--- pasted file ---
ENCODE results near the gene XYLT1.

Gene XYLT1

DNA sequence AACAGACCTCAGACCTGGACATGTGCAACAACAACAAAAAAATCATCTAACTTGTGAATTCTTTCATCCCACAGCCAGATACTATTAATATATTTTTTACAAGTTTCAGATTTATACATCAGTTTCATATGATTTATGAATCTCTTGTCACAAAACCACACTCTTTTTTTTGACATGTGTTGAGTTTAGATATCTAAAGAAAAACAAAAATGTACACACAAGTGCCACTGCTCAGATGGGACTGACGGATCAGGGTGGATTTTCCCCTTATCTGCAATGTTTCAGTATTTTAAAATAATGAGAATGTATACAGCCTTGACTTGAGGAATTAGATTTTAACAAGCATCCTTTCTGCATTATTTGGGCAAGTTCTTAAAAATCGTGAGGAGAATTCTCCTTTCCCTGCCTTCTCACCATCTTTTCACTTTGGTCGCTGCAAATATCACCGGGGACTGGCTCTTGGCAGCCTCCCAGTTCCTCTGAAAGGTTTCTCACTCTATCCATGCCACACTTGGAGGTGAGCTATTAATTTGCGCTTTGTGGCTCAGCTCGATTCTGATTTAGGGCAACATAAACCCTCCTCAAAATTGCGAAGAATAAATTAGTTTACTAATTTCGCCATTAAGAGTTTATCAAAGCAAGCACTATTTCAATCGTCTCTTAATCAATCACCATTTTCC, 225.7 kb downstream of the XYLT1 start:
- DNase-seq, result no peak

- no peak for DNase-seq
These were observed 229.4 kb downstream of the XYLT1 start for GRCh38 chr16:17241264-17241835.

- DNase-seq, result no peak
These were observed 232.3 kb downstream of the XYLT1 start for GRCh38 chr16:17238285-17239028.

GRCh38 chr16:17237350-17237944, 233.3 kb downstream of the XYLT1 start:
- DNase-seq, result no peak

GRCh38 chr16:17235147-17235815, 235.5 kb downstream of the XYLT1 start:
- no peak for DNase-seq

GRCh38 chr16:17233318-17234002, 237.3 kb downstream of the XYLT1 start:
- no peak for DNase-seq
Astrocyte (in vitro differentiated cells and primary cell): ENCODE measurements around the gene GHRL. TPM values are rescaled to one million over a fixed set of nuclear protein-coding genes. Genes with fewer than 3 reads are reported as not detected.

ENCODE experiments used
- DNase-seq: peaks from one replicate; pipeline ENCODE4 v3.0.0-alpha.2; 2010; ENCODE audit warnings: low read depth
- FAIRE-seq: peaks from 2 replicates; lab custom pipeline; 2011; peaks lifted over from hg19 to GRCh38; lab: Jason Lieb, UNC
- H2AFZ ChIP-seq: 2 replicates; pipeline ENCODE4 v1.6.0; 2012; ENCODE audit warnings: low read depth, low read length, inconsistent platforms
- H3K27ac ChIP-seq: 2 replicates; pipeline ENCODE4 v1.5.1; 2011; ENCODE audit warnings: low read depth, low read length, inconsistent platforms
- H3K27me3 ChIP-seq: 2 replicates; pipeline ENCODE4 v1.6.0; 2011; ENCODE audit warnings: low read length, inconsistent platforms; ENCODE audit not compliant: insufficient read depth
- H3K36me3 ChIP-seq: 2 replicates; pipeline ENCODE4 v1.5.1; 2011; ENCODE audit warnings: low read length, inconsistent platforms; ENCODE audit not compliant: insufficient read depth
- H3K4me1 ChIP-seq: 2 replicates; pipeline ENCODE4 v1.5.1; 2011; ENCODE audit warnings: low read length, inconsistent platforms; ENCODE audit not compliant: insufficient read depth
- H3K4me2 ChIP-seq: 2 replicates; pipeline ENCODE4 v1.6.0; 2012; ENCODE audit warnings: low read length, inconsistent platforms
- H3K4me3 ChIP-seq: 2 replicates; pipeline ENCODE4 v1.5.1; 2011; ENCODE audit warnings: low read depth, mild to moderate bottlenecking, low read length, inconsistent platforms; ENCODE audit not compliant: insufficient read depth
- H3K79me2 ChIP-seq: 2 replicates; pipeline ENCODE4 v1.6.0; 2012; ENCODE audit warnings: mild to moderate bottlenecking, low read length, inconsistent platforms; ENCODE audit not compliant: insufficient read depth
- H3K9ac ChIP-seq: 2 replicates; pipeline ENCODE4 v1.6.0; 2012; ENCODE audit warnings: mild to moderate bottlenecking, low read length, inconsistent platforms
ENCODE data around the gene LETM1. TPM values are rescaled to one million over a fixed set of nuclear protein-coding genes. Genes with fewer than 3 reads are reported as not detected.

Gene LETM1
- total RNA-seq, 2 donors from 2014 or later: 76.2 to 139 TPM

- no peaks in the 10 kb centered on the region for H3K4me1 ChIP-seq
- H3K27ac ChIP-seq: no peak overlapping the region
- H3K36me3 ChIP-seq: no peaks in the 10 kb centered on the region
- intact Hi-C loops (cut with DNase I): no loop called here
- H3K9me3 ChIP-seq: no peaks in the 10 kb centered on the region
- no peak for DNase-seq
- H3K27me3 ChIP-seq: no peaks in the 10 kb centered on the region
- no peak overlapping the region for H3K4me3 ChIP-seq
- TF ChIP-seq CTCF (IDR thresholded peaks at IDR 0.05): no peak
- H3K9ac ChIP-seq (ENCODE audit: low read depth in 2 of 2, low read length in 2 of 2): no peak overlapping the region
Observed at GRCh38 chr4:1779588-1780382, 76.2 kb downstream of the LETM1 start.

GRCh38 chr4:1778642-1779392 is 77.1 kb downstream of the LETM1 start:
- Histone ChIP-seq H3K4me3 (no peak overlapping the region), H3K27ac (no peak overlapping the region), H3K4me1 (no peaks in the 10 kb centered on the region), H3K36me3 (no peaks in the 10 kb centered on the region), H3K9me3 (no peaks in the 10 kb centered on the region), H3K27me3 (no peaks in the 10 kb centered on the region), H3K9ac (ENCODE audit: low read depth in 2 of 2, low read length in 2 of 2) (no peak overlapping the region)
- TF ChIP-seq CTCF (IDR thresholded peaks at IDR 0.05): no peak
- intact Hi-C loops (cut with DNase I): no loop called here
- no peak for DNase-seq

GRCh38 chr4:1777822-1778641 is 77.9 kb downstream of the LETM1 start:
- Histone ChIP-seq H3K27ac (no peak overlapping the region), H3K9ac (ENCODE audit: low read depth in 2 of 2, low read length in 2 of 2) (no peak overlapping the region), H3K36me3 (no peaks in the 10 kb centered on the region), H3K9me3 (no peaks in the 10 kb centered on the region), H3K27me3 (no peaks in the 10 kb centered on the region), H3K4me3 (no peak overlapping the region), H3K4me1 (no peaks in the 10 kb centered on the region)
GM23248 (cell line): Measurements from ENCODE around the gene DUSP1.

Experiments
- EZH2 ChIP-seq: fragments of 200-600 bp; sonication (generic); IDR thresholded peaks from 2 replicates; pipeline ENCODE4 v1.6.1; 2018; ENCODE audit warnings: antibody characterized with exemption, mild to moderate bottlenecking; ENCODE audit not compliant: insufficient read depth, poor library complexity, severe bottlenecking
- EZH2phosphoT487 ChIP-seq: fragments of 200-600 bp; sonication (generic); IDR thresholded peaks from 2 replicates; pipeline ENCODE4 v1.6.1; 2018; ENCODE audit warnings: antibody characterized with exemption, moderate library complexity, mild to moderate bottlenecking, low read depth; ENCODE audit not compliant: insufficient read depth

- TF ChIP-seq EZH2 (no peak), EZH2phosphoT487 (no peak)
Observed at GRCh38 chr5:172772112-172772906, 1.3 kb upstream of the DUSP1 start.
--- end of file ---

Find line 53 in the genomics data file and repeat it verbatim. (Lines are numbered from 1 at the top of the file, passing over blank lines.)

- TF ChIP-seq EZH2 (no peak), EZH2phosphoT487 (no peak)